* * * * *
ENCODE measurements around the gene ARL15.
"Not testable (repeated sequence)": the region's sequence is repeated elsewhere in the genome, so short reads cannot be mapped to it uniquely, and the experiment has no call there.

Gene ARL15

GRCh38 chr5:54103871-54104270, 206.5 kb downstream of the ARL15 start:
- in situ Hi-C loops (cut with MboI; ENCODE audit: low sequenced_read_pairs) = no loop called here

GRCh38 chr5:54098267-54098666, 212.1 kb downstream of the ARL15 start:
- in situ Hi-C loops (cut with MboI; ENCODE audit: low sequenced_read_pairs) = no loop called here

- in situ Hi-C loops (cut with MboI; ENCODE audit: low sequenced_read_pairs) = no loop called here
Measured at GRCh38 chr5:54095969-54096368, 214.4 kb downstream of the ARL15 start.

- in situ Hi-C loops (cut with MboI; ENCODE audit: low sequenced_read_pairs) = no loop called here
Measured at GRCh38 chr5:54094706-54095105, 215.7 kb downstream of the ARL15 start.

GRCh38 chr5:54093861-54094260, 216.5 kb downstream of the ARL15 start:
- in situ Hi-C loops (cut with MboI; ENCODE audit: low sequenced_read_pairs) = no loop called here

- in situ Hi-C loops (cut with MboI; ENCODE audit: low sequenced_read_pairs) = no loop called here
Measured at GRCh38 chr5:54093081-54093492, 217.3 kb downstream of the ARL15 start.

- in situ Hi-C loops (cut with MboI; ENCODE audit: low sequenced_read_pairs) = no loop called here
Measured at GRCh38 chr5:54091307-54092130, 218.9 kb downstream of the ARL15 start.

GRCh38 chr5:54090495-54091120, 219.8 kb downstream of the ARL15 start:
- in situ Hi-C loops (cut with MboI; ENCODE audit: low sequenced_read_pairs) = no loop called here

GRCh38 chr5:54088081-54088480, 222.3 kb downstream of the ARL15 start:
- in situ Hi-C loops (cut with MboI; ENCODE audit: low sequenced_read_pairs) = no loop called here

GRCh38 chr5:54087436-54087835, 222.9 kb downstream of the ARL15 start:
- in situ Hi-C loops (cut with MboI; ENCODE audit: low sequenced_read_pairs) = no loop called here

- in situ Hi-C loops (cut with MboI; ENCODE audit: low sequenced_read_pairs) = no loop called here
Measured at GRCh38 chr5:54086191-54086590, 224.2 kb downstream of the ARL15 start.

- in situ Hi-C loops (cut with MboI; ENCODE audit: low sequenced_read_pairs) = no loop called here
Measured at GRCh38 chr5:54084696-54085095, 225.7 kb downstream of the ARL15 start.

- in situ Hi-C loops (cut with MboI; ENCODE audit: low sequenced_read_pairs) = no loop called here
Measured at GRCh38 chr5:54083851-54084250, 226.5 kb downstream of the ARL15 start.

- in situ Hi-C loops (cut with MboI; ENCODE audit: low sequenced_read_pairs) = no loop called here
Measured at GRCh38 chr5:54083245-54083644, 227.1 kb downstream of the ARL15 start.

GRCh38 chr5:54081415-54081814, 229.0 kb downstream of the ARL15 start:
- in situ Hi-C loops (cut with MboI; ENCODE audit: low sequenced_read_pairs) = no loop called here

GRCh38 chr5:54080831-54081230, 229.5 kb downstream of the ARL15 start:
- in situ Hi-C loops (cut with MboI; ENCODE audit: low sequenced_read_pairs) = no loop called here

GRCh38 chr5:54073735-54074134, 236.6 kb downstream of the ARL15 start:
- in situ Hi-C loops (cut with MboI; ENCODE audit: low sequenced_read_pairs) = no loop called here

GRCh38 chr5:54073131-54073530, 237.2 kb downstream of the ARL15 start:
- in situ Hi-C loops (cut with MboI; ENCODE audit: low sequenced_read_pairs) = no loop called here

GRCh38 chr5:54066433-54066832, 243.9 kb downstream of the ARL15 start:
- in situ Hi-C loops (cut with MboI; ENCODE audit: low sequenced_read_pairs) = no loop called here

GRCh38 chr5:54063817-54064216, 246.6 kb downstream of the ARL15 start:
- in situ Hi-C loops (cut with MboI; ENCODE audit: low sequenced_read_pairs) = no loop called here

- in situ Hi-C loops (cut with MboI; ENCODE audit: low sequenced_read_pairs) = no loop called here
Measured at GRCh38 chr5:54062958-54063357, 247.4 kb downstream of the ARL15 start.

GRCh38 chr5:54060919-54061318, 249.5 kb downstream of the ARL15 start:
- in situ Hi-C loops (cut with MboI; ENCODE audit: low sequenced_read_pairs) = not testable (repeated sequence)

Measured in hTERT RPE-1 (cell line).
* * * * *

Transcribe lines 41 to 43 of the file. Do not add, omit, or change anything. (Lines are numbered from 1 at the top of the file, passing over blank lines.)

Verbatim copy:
- in situ Hi-C loops (cut with MboI; ENCODE audit: low sequenced_read_pairs) = no loop called here

GRCh38 chr5:54063817-54064216, 246.6 kb downstream of the ARL15 start:
- in situ Hi-C loops (cut with MboI; ENCODE audit: low sequenced_read_pairs) = no loop called here